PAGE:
Key to the Diamond Quality Pyramid
To establish a diamond's quality, jewelers examine each of the 4Cs -- cut, clarity, carat weight
and color. The combination of the 4Cs determines the value of a particular diamond. For example,
a colorless diamond is at the top of the Diamond Quality Pyramid in color ... but if it lacks
clarity, is small, or not well cut; it will be of a lower value. The finest stones possess the
rarest quality in each of the 4Cs, and are the most valuable.
Strive for a stone that offers the best combination of the 4Cs. Knowing a diamond's place in
the Diamond Quality Pyramid will help you to make an informed decision. Ultimately, you'll discover
the unique combination of the 4Cs that makes a particular diamond the right choice for you. Its
beauty and brilliance will capture the true sentiment of the occasion.
The Larger a Diamond, the More Rare
Larger diamonds are found relatively infrequently in nature, which places them at the rarest
level of the Diamond Quality Pyramid. What also makes a bigger diamond so desirable is that
it shows off a stone's fine color and cut, and therefore its brilliance, to its best advantage.
A diamond's size is measured in carat weight, and each carat is equal to 100 points. A
.75 carat diamond is the same as a 75-point diamond or a 3/4 carat stone.
While larger diamonds are highly prized, diamonds of equal size may vary widely in value
and brilliance, depending on their qualities of clarity, cut, and color.
The More Pure the Color in a Diamond, the More Rare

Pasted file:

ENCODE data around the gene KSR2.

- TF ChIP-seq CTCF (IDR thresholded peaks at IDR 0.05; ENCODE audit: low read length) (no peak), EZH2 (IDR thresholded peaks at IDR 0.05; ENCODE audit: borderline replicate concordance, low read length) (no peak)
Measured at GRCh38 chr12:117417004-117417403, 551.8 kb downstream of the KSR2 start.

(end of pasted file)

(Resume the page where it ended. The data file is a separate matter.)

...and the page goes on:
Diamonds are graded by color, starting at D and continuing through the alphabet. Truly
colorless stones, graded D, treasured for their rarity and value, are highest on the Diamond
While many diamonds appear colorless, they may actually have subtle yellow or brown tones
and these color grades include P and Q. Although still beautiful, they will be less rare
and therefore less valuable. To appreciate the simple beauty of each individual stone, you
should compare diamonds side by side with a jeweler.
"Fancy" diamonds -- in well defined colors that include red, pink, blue, green
and canary yellow -- are highly prized and particularly rare.
The Purer a Diamond, the More Brilliant
The greater a diamond's clarity, the more brilliant, valuable and rare it is -- and the
higher it is on the Diamond Quality Pyramid.
Virtually all natural diamonds contain identifying characteristics, yet many are invisible
to the naked eye. Under the scrutiny of a jeweler's 10x-magnifying loupe or microscope,
natural phenomena -- called inclusions -- may be seen. These are nature's birthmarks, and
they may look like tiny crystals, clouds, or feathers.
Diamonds categorized as internally flawless reveal no such inclusions. Flawless stones
are at the peak of the Diamond Quality Pyramid and are treasured for their rarity and beauty.
Diamonds with very, very small inclusions are graded as VVS1 or VVS2. The larger the inclusion,
the lower the grade and the less rare the diamond. Inclusions that can be seen with the
naked eye are graded I1 or I3.
The number, color, type, size and position of surface and internal birthmarks affect a
diamond's value. Major inclusions can interfere with the path of light that travels through
a diamond, diminishing its brilliance and sparkle and therefore its value.
The Better Cut a Diamond, the More Brilliant
A well cut or faceted diamond, regardless of its shape, scintillates with fire and light
-- offering the greatest brilliance and value.
While nature determines a diamond's clarity, carat weight and color, the hand of a master
craftsman is necessary to release its fire, sparkle and beauty. When a diamond is cut to
good proportions, light will reflect from one mirror-like facet to another and disperse
through the top of the stone, resulting in a display of brilliance and fire.
Diamonds that are cut too deep or too shallow lose light that spills through the side or
bottom. As a result, poorly cut stones will be less brilliant and beautiful -- and certainly
less valuable -- than well cut diamonds higher on the Diamond Quality Pyramid.